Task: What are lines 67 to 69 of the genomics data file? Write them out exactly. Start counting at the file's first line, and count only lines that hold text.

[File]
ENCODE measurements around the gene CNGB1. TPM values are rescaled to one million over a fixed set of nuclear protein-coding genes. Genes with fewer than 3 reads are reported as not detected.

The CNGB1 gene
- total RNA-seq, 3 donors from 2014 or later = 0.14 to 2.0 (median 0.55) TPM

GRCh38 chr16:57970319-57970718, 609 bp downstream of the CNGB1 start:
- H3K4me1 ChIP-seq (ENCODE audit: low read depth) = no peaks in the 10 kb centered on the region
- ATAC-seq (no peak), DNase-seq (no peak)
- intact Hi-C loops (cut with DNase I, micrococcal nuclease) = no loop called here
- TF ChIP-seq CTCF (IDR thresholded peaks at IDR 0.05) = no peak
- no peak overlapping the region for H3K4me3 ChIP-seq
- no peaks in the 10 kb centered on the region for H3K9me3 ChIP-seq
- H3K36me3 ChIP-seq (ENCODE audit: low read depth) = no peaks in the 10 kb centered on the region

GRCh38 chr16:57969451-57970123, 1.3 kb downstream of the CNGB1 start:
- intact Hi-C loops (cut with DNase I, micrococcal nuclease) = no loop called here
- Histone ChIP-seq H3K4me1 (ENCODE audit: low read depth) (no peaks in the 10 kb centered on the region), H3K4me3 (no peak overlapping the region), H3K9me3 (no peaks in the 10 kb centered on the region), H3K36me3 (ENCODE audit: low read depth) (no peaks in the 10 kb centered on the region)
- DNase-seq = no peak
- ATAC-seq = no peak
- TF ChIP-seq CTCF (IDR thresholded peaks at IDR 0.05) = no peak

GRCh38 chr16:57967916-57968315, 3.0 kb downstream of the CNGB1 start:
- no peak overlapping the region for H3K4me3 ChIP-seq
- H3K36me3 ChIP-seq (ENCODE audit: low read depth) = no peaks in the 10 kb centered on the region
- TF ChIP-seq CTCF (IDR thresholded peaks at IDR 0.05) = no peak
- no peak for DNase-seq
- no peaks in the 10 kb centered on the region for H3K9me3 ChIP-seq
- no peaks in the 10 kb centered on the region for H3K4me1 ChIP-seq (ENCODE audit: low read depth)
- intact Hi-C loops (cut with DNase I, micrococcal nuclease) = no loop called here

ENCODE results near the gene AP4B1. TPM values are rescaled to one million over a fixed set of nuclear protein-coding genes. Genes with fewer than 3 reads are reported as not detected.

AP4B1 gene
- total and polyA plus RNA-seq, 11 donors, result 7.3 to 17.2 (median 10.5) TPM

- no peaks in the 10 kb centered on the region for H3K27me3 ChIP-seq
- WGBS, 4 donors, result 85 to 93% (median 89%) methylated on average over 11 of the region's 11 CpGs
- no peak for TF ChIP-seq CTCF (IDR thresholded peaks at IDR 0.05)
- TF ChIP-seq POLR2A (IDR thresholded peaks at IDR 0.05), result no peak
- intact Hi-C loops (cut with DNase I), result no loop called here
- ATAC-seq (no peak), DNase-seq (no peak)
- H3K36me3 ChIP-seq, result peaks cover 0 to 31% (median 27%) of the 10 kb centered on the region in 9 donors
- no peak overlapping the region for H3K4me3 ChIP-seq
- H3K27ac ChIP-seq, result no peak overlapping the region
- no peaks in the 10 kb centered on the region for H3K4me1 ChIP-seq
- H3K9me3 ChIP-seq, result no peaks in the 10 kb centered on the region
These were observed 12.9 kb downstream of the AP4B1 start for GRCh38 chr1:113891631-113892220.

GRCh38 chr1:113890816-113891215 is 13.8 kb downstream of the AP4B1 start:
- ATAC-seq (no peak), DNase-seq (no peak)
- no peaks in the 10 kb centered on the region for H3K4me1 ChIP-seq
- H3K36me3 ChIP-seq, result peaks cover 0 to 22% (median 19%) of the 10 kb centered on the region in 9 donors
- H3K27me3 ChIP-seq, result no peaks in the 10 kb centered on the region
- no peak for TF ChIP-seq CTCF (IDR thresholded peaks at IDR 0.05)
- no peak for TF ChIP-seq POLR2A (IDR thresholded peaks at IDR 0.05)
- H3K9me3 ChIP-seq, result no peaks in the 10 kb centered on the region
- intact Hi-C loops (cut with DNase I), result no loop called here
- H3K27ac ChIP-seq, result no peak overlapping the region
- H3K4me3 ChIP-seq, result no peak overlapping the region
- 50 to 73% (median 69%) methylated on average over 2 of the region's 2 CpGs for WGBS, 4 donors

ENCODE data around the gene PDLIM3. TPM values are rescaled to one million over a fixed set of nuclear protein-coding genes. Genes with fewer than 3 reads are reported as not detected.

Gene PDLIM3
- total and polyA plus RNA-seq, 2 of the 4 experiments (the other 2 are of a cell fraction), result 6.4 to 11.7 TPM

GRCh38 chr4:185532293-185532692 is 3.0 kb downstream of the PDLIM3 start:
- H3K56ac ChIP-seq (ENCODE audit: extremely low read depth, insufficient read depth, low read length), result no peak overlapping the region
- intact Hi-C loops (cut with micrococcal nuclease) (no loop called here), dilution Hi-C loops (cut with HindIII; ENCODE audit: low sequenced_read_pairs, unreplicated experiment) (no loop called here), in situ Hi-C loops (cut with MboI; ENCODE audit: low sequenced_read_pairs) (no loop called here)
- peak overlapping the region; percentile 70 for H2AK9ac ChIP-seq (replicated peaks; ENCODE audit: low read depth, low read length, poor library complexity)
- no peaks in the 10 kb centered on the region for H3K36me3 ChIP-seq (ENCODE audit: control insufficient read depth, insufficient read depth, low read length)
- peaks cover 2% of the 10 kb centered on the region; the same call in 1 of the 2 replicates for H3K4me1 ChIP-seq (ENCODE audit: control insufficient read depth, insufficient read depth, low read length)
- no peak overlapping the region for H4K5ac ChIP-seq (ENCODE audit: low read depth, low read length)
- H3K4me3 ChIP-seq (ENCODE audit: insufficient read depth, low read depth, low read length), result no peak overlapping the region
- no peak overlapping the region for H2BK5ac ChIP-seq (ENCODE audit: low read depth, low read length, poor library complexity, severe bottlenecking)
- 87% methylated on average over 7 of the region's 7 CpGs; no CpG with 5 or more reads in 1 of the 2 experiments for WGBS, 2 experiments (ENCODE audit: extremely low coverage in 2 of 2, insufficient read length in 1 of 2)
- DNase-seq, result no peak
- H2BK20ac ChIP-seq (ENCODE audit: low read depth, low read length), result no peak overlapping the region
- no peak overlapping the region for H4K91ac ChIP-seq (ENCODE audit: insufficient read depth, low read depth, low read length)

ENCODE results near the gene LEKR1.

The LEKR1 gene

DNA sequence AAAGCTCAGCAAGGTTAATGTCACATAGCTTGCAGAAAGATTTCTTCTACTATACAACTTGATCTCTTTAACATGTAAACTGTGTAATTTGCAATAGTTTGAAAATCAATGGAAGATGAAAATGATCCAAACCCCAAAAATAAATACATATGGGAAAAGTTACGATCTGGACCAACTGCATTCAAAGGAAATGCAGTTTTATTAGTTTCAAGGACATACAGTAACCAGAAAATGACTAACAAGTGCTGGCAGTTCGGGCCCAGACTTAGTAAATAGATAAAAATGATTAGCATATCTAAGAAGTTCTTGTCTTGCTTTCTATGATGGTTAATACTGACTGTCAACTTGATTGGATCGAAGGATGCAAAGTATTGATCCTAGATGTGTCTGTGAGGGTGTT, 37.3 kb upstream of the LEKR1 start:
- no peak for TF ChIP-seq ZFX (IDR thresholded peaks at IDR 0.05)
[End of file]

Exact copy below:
- H2BK20ac ChIP-seq (ENCODE audit: low read depth, low read length), result no peak overlapping the region
- no peak overlapping the region for H4K91ac ChIP-seq (ENCODE audit: insufficient read depth, low read depth, low read length)

ENCODE results near the gene LEKR1.